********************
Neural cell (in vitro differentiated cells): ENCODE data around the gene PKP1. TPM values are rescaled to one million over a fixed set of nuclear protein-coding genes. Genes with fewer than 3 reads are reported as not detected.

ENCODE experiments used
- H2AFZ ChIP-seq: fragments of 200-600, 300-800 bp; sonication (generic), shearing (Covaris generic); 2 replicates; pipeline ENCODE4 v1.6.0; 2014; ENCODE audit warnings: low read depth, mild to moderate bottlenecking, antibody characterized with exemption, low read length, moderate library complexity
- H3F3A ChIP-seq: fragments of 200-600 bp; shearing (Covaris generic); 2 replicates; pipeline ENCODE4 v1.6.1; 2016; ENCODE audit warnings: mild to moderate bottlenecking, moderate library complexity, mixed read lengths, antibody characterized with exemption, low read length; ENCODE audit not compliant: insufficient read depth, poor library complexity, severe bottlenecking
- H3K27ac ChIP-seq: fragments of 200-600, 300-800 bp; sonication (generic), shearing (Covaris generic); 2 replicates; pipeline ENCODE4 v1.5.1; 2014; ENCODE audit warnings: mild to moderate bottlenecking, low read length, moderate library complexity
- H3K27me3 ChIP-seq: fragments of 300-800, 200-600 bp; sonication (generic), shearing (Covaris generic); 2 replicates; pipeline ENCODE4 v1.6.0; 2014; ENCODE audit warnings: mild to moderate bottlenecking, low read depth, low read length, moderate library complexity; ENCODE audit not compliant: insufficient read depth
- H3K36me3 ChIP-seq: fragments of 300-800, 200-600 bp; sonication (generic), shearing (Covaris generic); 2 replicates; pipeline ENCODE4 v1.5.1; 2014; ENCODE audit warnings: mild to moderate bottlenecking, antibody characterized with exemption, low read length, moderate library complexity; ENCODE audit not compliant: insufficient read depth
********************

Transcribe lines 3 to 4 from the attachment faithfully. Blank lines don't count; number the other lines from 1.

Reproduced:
- H2AFZ ChIP-seq: fragments of 200-600, 300-800 bp; sonication (generic), shearing (Covaris generic); 2 replicates; pipeline ENCODE4 v1.6.0; 2014; ENCODE audit warnings: low read depth, mild to moderate bottlenecking, antibody characterized with exemption, low read length, moderate library complexity
- H3F3A ChIP-seq: fragments of 200-600 bp; shearing (Covaris generic); 2 replicates; pipeline ENCODE4 v1.6.1; 2016; ENCODE audit warnings: mild to moderate bottlenecking, moderate library complexity, mixed read lengths, antibody characterized with exemption, low read length; ENCODE audit not compliant: insufficient read depth, poor library complexity, severe bottlenecking